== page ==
Pretoria - Health Minister Dr Aaron Motsoaledi has named the 10 districts in the country identified for the much-awaited pilot of the National Health Insurance (NHI), which will be phased in from 1 April 2012.
Activities in NHI pilots will focus on key elements such as district health services, service delivery, strengthening of health systems and health financing.
The districts are: OR Tambo (Eastern Cape), Gert Sibande (Mpumalanga), Vhembe (Limpopo), Pixley ka Seme (Northern Cape), Eden (Western Cape), Dr K Kaunda (North West), Thabo Mofutsanyane (Free State) and Tshwane (Gauteng).
Due to high population numbers and a high disease burden, two districts have been identified in KwaZulu-Natal - uMzinyathi and uMgungundlovu. However, the province has added a third district, Amajuba, and will be using its own funds to carry out the pilot.
Making the announcement on Thursday in Pretoria, Motsoaledi said the NHI pilots will focus on the most vulnerable sections of society across the country, reduce high maternal and child mortality through district-based health interventions, and strengthen the performance of the public health system in readiness for the full roll-out of NHI.
The pilots will further assess whether the health service package, primary health care (PHC) teams and strengthened referral system will improve access to quality health services, particularly in rural and previously disadvantaged areas of the country.
The objectives of the pilots include testing the ability of the districts to assume greater responsibilities under the NHI, to assess utilisation patterns, and costs and affordability of implementing a PHC service package.
Outlining the selection criteria of the districts, Motsoaledi said 27 indicators in three categories were used to summarise overall performance across districts.
"The districts were ranked from best to worst performance for each indicator and a score from 1 - 52 is given, where 1 is the best performing district and 52 the worst," Motsoaledi explained.
The selection was based on indicators including socio-economic, health service performance and financial and resource management.
Ten indicators were considered under socio-economic indicators including: Deprivation Index District Health Barometer, population with private medical insurance rate (Household Survey), unemployment rate, informal and traditional housing rate, no access to improved sanitation rate, no access to piped water rate, no access to refuse removal rate, no access to electricity for lighting rate, no income or income less than R4 800 rate as well as household head younger than 19 years rate (all Community Survey).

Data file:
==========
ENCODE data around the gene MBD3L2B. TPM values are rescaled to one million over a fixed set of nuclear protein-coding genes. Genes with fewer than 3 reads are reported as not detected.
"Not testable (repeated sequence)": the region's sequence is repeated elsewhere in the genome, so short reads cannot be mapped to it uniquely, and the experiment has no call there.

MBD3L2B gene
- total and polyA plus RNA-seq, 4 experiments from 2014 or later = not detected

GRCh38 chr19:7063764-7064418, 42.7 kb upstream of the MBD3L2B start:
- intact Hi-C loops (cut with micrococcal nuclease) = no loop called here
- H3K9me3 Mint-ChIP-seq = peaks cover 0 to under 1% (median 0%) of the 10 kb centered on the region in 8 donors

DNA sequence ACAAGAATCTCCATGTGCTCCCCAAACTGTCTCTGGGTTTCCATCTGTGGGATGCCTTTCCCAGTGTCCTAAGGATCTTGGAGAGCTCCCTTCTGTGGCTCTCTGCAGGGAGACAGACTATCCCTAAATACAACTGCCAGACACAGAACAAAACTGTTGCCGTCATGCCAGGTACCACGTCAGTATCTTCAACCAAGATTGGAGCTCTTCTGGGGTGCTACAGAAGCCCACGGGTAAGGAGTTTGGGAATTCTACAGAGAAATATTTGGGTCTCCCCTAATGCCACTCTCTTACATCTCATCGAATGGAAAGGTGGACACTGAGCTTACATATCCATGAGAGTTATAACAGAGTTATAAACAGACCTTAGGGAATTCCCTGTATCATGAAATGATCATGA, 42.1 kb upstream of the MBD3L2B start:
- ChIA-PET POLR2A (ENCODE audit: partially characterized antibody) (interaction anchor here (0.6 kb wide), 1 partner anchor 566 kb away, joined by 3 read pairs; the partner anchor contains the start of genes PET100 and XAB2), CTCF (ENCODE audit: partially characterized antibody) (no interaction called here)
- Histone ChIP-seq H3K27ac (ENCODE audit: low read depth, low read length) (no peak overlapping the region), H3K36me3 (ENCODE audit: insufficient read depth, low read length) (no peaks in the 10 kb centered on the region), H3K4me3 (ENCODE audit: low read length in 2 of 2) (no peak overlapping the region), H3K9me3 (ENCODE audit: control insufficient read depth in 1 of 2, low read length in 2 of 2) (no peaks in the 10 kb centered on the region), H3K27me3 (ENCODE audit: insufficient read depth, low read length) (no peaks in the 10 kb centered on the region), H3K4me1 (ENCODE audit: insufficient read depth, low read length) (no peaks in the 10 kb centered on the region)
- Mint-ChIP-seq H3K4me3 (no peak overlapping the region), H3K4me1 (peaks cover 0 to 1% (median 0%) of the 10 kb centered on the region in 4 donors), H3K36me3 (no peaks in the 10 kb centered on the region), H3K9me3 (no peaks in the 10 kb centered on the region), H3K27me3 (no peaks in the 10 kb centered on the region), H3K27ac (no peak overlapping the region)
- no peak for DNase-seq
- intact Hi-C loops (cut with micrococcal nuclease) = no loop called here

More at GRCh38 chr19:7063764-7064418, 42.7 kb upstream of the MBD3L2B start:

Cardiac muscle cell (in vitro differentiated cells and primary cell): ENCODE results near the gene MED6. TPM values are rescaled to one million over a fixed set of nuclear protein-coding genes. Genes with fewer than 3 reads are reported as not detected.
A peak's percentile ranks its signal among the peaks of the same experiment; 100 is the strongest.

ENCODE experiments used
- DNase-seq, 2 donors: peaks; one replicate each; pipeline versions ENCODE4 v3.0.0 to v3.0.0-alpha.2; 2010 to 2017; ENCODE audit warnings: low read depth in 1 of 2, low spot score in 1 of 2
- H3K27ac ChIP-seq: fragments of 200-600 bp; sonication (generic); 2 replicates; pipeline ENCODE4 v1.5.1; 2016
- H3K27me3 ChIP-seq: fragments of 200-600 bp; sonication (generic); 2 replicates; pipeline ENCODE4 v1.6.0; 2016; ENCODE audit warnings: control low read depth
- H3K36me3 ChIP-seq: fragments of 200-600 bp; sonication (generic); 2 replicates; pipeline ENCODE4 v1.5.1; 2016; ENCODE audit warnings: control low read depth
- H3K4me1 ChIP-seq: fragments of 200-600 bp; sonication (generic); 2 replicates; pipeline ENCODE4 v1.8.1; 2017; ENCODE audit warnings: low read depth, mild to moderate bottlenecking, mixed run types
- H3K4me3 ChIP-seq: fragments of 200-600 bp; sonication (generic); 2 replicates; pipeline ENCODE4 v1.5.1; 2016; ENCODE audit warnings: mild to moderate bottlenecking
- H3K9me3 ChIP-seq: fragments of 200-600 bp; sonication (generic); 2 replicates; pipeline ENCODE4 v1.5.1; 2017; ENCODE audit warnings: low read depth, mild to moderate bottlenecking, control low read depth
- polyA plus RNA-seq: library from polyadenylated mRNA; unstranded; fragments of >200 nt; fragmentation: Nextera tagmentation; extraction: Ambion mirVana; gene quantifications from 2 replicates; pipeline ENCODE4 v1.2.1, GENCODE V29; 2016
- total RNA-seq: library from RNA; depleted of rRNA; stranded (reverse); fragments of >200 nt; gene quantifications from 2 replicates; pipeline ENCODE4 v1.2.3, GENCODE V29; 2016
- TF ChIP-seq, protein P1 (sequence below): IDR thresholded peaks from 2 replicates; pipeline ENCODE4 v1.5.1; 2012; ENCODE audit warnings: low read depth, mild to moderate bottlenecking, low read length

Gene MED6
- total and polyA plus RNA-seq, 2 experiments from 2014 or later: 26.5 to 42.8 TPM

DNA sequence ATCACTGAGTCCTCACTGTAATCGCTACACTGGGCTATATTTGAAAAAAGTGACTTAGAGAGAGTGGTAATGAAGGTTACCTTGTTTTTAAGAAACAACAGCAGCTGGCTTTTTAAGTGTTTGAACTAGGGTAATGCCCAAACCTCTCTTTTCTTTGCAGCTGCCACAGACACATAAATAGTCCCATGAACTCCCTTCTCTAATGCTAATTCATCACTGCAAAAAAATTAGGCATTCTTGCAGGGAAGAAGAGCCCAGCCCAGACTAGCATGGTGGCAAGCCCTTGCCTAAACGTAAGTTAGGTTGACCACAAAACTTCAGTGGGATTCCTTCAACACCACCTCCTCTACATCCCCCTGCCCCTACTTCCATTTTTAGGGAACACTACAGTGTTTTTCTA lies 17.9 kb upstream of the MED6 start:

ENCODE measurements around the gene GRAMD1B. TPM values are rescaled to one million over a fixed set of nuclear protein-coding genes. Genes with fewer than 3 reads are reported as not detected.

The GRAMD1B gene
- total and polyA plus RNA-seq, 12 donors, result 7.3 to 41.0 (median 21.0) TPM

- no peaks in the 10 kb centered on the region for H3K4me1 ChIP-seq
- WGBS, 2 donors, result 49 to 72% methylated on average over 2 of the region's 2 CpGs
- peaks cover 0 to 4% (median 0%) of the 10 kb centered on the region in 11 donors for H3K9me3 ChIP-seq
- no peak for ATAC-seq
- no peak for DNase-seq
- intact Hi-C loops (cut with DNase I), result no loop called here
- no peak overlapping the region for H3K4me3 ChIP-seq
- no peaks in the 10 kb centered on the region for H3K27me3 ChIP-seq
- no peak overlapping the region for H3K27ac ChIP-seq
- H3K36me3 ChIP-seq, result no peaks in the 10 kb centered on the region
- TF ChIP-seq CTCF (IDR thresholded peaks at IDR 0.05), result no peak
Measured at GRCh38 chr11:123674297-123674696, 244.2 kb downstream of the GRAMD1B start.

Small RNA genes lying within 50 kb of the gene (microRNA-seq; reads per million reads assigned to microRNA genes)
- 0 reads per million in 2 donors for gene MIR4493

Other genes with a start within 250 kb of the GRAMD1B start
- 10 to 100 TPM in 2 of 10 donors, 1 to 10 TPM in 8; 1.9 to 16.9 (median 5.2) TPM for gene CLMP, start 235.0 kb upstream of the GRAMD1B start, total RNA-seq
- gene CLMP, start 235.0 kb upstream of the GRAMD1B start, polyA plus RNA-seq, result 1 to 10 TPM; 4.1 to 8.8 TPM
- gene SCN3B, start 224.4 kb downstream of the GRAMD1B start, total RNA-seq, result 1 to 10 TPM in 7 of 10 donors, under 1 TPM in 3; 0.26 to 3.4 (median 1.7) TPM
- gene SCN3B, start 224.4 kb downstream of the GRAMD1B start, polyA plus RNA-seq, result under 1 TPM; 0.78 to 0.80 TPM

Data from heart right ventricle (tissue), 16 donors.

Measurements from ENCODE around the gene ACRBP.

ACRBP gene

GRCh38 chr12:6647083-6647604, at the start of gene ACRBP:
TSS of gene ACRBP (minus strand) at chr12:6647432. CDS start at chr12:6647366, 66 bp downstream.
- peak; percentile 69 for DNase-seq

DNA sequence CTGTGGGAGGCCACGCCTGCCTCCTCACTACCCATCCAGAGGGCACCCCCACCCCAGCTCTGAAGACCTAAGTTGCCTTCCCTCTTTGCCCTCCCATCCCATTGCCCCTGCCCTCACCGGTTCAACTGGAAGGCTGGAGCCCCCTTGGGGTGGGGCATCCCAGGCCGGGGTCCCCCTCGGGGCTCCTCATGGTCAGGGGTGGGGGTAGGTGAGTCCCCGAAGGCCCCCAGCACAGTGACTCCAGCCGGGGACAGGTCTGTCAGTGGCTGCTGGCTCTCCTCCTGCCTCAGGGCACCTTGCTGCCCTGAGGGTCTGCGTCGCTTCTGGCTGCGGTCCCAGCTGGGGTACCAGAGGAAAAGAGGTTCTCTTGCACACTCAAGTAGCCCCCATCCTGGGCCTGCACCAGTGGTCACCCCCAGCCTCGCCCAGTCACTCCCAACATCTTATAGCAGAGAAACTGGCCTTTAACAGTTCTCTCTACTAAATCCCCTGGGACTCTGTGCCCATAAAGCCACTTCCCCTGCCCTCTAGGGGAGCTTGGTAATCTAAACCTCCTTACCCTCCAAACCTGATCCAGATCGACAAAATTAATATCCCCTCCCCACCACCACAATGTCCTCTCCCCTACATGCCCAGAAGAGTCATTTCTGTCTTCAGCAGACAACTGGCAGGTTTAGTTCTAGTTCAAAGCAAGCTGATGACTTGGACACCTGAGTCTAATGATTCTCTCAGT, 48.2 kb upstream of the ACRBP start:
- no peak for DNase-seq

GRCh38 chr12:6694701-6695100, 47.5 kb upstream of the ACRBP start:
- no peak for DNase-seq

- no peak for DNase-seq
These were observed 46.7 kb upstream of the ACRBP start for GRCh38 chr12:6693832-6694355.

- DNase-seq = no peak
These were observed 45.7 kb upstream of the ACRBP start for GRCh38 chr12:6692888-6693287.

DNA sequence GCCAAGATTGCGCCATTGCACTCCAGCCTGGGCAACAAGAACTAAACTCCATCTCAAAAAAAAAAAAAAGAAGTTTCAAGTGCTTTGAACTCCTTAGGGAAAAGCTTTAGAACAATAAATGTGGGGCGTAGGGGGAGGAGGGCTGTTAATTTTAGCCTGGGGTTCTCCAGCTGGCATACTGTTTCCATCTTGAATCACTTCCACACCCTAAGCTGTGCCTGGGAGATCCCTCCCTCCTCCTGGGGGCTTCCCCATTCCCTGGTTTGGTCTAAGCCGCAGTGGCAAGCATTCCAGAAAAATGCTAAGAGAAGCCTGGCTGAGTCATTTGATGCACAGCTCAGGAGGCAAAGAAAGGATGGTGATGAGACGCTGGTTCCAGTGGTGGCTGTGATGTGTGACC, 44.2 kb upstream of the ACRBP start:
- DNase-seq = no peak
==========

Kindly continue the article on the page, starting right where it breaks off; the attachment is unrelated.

Indicators under health service performance indicators included , amongst others: HIV prevalence, TB cure rate, pneumonia and diarrhoea incidences, antenatal coverage, delivery in facility, whilst indicators in financial and resource management indicators included PHC expenditure per capita, district expenditure, percentage under/over expenditure for PHC, cost poor weighted headcount clinics as well as percentage under/over expenditure for districts.
On financing the pilots, Motsoaledi said it was part of the on-going engagements between the department and National Treasury, which has allocated R1 billion for the project.
An optimistic Motsoaledi said the department was ready for the roll out of the pilot and would be visiting all the identified districts, where he would be interacting with stakeholders including traditional leaders, church leaders, nurses, doctors, explaining the projects ahead of the April launch.
He will also hold a meeting with the medical practitioners from the districts asking them to assist in the clinics for a few hours, where they will be getting paid for services rendered.
"We want to see the presence of doctors in the clinics in the furthest rural in the country," he added.